Published On: May 13th, 2022Categories: Machine Shop

Great – A Lecture On Security -_-

Dealing with network security is about as fun as going to the dentist.  It is this balancing act of opening things up enough to be productive while minimizing the potential for catastrophe.  As somebody who started their career in IT, I can appreciate how stressful and thankless maintaining that balance can be.  “What do you mean I can’t install an application myself?”, “what is this dual-factor garbage?”, “I can do whatever I want to my home PC, and I never got hacked.”  But when things hit the fan, IT are the ones frantically rebuilding servers while half the office asks for an ETA every 10 minutes.

There is often an understandable knowledge gap for IT when it comes to production equipment.  The hardware is proprietary and not documented for the IT audience.  It was likely installed by a machine builder that primarily coordinated with the operations folks.  But at some point, IT may have been given a simple request to drop an ethernet line for some monitoring software or something like that – and here is where a knowledge gap can become very dangerous.

A Shocking Example

It was not until I began work on Harmoni that I had the opportunity to deep-dive into what can be done with machine data.  We use it primarily to track state history (running, stopped, error) to align that with labor transactions.  One of our first connections was to a FANUC CNC controller and we found that, in order to get the data we wanted, we had to enable FANUC FOCAS.  No problem, in fact, in our training unit that was the default setting:

In order to get data off this machine, we purchased a developer library and were soon able to record everything we could imagine into our database.  Current state, offsets, programs, you name it.  Interestingly, though, our connection to FOCAS involved no credentials at all – all that we needed was the IP address and port number.  What’s more, this library allowed us not only to READ but also to WRITE very important information to the controller.  For example, let’s say I wanted to randomly change a tool offset – I just need a few lines of code:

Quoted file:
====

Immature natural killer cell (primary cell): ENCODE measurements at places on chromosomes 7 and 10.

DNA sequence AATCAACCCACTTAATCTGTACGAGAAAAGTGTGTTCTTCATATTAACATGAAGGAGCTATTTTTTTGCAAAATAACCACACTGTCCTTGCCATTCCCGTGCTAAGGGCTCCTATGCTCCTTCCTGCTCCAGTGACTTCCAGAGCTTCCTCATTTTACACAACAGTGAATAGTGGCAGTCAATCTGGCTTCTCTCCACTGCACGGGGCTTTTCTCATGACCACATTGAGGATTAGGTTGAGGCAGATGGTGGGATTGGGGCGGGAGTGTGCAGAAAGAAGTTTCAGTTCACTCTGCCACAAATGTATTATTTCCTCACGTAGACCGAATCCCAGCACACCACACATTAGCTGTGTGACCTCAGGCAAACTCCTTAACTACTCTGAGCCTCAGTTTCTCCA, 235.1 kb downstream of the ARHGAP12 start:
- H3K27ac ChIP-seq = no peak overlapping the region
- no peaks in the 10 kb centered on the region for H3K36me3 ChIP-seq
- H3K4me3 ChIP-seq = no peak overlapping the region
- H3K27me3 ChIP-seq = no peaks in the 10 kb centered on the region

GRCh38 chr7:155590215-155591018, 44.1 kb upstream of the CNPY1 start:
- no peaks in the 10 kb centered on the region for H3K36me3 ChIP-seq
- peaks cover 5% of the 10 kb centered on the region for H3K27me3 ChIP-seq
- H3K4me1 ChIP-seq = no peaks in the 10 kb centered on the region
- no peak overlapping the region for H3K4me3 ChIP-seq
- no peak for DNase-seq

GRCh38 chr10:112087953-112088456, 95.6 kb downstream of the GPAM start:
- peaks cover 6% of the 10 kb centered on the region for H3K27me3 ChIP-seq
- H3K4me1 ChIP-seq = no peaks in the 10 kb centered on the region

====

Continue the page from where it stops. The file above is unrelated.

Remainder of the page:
static class Program {
   static ushort _handle = 0; // Handle to communicate with Fanuc

   static void Main(string[] args) {
      Focas1.cnc_allclibhndl3("", 8193, 6, out _handle); // Connect to the CNC using IP and port
      Focas1.cnc_wrtofs(_handle, 1, 3, 8, 103000); // Sets Tool 1 Offset To 103

Since I had a trainer to play with, I tested this out and was able to make this offset change mid-cycle.  That is the sort of change that could cause an incredibly expensive tool crash or silently introduce defects in critical components.  Access to read the program and offset data could allow for IP theft from a competitor.  The possibilities are alarming.

Defensive Measures

If your machines need to be on a network for monitoring or program loading, put them onto their own network.  The vast majority of malware is introduced by unsuspecting users opening an email or website that infects their computer.  There is probably no reason the AP clerk needs to be on the same network as the production machines.  Separate them out and give yourself one less point of vulnerability.  With Harmoni, we take this a step further by acting as a firewall for each machine.

Turn off what you don’t need.  Talk to the machine builder and find out what the exposed interfaces are and whether they can safely be disabled.  If you are not using something like FANUC FOCAS for monitoring, disable it.


Hopefully, this post has shed some light on a topic that didn’t have your attention before.  In a world where there is some sort of new vulnerability every day, it is easy to get fatigued to keep up with these sorts of things.  But our supply chain has increasingly become a target for bad actors to disrupt.  And as we have learned to restrict end-user behavior to mitigate risk, so should we protect the machines that keep the lights on.

Until next time,


About the Author: Adam Ellis